MT: I am so happy to be promoting and sharing your book with our fans at Matthew’s Canon. When you first came out as being trans, did you ever think, “There’s going to be a day where I can write about people like me, with real experiences and real problems, and people are going to love it?” I know that, what with the “It Gets Better” campaign and so on, young people often feel lost and without hope. It’s amazing what you’ve accomplished.
JFB: People react to transness in different ways, depending on where they live, and what they know. Some people find any discussion of trans identity curious and strange, like all of us just landed here from Venus. Others—especially younger people—kind of roll their eyes, like they can’t believe we have to go through Trans 101 all over again. The trick, I guess, is to bring the first group of readers along, without boring the second.
Yeah, I always hoped that I could write about trans identity in a way that treated our experience as quotidian and normal. I’m not sure that’s exactly what I do in Long Black Veil, but it’s getting closer.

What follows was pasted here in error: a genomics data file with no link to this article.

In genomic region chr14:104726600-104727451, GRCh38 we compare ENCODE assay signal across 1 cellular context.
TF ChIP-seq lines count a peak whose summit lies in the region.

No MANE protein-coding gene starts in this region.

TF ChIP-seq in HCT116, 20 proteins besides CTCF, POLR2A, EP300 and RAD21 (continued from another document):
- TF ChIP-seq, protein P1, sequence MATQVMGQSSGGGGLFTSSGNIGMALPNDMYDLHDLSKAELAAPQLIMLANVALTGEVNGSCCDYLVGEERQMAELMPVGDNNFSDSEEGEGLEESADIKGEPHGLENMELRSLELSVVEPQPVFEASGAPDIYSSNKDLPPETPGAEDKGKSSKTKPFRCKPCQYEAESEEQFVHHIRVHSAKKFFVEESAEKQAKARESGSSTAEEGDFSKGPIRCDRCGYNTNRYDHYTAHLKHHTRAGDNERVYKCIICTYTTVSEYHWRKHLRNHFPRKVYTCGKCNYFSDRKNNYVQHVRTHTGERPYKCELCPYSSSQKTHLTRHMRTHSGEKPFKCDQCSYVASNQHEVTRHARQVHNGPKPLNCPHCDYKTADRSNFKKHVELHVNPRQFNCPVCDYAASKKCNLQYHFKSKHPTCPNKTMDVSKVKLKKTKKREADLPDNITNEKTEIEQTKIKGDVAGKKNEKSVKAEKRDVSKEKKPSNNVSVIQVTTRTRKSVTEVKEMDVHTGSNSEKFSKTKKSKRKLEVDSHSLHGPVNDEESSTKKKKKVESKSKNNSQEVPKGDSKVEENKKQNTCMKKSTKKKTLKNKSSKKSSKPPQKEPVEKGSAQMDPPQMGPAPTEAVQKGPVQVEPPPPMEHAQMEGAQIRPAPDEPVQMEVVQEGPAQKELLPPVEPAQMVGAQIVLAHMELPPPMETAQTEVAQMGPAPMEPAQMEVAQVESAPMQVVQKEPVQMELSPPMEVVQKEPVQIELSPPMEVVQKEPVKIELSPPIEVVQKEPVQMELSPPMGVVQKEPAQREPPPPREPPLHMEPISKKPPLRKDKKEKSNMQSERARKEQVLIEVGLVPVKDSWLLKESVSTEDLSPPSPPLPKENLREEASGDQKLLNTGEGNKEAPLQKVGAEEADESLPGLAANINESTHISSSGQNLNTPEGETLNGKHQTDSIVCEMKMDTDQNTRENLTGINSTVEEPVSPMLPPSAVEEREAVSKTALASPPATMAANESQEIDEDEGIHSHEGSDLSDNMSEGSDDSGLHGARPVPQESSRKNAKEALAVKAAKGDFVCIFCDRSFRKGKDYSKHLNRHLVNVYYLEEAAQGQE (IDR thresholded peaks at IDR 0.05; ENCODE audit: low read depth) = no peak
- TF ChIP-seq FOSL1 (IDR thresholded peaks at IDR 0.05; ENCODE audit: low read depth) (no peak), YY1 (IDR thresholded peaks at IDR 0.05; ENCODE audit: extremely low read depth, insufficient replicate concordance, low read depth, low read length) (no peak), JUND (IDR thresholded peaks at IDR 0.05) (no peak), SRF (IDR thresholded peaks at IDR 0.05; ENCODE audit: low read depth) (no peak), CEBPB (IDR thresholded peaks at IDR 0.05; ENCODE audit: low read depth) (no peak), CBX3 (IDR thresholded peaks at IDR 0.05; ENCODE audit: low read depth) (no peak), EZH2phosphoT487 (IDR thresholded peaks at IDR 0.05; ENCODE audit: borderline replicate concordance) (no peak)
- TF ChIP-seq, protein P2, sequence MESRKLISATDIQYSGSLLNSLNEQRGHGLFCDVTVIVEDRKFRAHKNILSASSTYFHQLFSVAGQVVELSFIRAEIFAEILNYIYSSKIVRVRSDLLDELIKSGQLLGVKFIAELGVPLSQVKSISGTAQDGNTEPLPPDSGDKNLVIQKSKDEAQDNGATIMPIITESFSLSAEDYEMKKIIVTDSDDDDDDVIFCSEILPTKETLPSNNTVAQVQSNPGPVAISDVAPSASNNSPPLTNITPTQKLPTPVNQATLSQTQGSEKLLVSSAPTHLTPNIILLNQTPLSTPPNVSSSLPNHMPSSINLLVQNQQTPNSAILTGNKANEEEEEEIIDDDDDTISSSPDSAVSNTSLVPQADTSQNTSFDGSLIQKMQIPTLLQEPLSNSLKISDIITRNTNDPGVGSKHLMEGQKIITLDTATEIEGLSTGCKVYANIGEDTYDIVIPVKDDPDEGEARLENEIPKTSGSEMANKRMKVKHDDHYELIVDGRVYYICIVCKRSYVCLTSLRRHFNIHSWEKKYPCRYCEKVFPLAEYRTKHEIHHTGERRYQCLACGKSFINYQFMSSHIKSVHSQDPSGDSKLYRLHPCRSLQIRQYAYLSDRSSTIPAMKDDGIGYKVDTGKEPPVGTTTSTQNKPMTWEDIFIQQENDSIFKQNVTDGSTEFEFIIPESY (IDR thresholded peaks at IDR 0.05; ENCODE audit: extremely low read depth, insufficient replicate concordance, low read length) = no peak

MT: Speaking of young people and hope, what message do you send to young trans youth? There was one part of your novel, Long Black Veil, that refers to—and sorry if I botch your wording—telling the truth about who you really are from the beginning. Do you think this is a piece of advice you’d give trans children across the nation?
JFB: Well, it’s a thing I yearn for. I don’t know that we’re there yet. Of course I encourage everyone to live their truth, and to be brave. But there are dark pockets in this country, and around the world, and I know that for many people, coming out still means risking everything—losing family, losing jobs, being exposed to violence and homelessness. So while I want all that to change, in the meantime I encourage people to manage their transitions, to come out with a strategy for their lives and their future.
MT: What is your writing process like, and how long does it take you to put out or write out one of your novels? You seem to be quite prolific.
JFB: I have been doing this for a long time now, since I got out of Wesleyan in 1980. It takes about 5 years to write a book, and to re-write it, and to re-write it again, and to go through the whole production process of publication. Is that prolific? I’m pretty much working all the time. There are a lot of stories I want to tell.